Demographer Allison Plyer points out that in states like Tennessee, Mississippi, and Arkansas, the proportion of homes with a computer and internet subscription is among the lowest. The 2020 census was the first in history in which most participants were encouraged to fill out online forms.

“Get-out-the-count efforts can make a big difference, even when your community has poor internet access and is less likely to answer the census,” Plyer told the media outlet.

States that suffered from undercounting lost potential congressional seats. In Florida, the undercount translates into 750,600 missed citizens. According to an analysis by Election Data Services, Florida only needed 171,561 more people to get another seat.

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Dark money gets darker with less disclosure in the 2022 election

Dark money is pouring into U.S. elections, but the vast majority of it is not being disclosed to the Federal Election Commission. 

The 2022 election cycle has already attracted more than $115 million in contributions from and spending by 501(c) groups reported to the FEC, OpenSecrets’ new analysis found. 

Many of the top spenders on so-called “issue” ads that mention candidates are politically-active nonprofits that do not disclose their donors. Issue ads aired on TV or radio are only required to be disclosed in the weeks leading up to an election, and online ads that avoid expressly advocating for an election outcome are not required to be disclosed at all.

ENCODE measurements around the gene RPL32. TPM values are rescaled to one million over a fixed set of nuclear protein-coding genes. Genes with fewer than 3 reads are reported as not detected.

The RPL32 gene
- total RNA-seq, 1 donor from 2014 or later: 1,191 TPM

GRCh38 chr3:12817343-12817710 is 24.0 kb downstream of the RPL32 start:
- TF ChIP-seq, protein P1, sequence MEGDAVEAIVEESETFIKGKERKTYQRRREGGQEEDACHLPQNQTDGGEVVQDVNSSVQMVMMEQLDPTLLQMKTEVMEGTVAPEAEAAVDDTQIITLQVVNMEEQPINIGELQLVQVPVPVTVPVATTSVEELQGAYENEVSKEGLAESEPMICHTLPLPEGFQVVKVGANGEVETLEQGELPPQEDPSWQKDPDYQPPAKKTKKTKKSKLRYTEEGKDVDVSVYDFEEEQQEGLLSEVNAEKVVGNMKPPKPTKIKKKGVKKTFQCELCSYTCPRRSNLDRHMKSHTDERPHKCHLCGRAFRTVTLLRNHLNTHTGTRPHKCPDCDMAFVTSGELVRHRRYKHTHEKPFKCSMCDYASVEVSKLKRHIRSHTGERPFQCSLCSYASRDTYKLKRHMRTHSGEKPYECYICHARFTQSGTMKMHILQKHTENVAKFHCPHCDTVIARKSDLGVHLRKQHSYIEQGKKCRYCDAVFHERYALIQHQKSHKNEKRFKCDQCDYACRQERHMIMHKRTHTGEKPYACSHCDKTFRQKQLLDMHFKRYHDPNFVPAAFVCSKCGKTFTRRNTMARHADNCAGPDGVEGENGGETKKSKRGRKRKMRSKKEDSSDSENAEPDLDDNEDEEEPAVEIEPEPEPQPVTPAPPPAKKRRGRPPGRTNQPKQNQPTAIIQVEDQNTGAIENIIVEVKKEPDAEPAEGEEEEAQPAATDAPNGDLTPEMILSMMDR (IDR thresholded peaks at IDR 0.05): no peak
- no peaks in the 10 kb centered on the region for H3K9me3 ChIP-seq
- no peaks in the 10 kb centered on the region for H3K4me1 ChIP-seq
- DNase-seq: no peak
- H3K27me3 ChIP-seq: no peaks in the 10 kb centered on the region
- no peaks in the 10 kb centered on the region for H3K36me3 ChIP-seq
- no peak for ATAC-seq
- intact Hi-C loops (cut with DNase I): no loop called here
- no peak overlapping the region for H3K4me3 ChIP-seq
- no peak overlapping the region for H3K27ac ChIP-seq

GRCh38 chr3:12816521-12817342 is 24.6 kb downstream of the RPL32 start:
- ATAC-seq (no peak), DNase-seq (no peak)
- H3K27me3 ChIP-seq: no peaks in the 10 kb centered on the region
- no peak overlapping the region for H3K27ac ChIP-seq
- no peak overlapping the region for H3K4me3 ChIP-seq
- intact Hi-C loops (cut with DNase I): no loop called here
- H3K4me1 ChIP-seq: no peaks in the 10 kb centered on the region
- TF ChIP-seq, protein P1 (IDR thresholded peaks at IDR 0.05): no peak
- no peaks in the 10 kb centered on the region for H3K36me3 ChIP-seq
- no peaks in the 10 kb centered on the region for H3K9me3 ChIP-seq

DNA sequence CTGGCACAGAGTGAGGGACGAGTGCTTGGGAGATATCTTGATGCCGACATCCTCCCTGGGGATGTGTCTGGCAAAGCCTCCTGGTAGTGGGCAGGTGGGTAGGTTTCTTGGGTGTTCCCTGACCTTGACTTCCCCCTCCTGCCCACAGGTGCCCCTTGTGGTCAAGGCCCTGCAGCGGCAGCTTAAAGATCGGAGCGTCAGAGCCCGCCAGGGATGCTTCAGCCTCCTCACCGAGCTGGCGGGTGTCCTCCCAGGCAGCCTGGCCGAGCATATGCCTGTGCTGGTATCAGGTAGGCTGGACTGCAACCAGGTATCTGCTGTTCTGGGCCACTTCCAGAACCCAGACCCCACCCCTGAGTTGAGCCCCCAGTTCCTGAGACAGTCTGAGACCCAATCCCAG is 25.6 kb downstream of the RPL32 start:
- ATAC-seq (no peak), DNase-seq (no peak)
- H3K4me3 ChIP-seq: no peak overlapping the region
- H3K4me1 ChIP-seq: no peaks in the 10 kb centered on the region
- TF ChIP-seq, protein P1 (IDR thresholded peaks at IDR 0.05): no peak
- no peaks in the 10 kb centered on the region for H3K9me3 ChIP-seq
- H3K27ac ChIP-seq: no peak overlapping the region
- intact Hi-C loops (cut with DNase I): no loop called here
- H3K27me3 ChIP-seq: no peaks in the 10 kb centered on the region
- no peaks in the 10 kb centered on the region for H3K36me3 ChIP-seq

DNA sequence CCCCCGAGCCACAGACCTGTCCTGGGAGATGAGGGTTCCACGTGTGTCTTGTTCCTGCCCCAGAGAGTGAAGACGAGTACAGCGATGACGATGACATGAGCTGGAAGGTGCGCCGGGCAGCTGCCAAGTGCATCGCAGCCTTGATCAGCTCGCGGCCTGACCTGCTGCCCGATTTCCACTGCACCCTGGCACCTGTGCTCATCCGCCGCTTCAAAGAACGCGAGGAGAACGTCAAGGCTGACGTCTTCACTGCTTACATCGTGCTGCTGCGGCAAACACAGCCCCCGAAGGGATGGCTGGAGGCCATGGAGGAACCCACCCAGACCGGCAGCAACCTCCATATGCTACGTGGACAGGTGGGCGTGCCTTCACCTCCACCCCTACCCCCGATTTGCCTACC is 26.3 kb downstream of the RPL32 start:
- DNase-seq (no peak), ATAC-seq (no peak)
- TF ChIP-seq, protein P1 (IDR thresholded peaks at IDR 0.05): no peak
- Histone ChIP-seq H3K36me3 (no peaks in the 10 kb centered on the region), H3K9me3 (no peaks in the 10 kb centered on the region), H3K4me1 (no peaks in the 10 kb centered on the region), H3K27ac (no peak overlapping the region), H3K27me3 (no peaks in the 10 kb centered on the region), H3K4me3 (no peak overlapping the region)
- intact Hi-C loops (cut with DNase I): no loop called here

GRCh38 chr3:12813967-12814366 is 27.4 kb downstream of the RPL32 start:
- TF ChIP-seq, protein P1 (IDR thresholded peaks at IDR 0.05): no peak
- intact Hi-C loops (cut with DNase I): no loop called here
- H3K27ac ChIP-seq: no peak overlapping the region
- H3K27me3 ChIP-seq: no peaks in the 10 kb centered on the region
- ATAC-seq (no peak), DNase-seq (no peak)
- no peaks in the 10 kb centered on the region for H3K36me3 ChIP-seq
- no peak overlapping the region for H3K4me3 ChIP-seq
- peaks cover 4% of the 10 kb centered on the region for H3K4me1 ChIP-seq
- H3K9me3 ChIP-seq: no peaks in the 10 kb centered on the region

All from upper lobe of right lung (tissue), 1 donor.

Nonprofits that do not disclose their donors reported less than $3 million of their independent spending to the FEC during the 2022 election cycle as of May 19.

Most of the spending on these issue ads has not been disclosed to the FEC because they do not explicitly advocate for the election or defeat of a candidate within the weeks leading up to an election.

One top dark money spender that has yet to disclose any spending to the FEC is American Action Network, a 501(c) nonprofit aligned with House Republican leadership. According to analyses by OpenSecrets and the Wesleyan Media Project, the group has spent more than $9.5 million on TV ads mentioning House candidates and about $800,000 on Facebook ads during the 2022 cycle – none of which have been disclosed to the FEC. 

In addition to its own spending this cycle, American Action Network has given more than $11.5 million to Congressional Leadership Fund, a super PAC aligned with House Republicans that shares staff and resources with the dark money group.

Senate Republican leadership’s dark money group, One Nation, has also poured millions of dollars into 2022 elections but has yet to disclose any spending to the FEC. The dark money group has spent over $2.8 million this cycle on TV ads and hundreds of thousands of dollars on digital ads tracked by OpenSecrets.

Senate incumbents in swing states such as Sens. Maggie Hassan (D-N.H.) and Mark Kelly (D-Ariz.) are among One Nation’s prime targets in ads.

One Nation has avoided disclosing their spending to the FEC by framing the advertising as issue advocacy, as the ads attack Democratic incumbents without explicitly advocating for their election or defeat. One Nation has also given $14.4 million to Senate Leadership Fund, a super PAC tied to Senate Minority Leader Mitch McConnell (R-Ky.) that shares staff and resources with the dark money group. The dark money group makes up the majority of the super PAC’s funding, ultimately leaving the donors fueling Senate Leadership Fund undisclosed.

During the 2020 election cycle, One Nation did not disclose any spending to the FEC but poured about $125 million into political contributions and ads — more untraceable money than any other dark money group.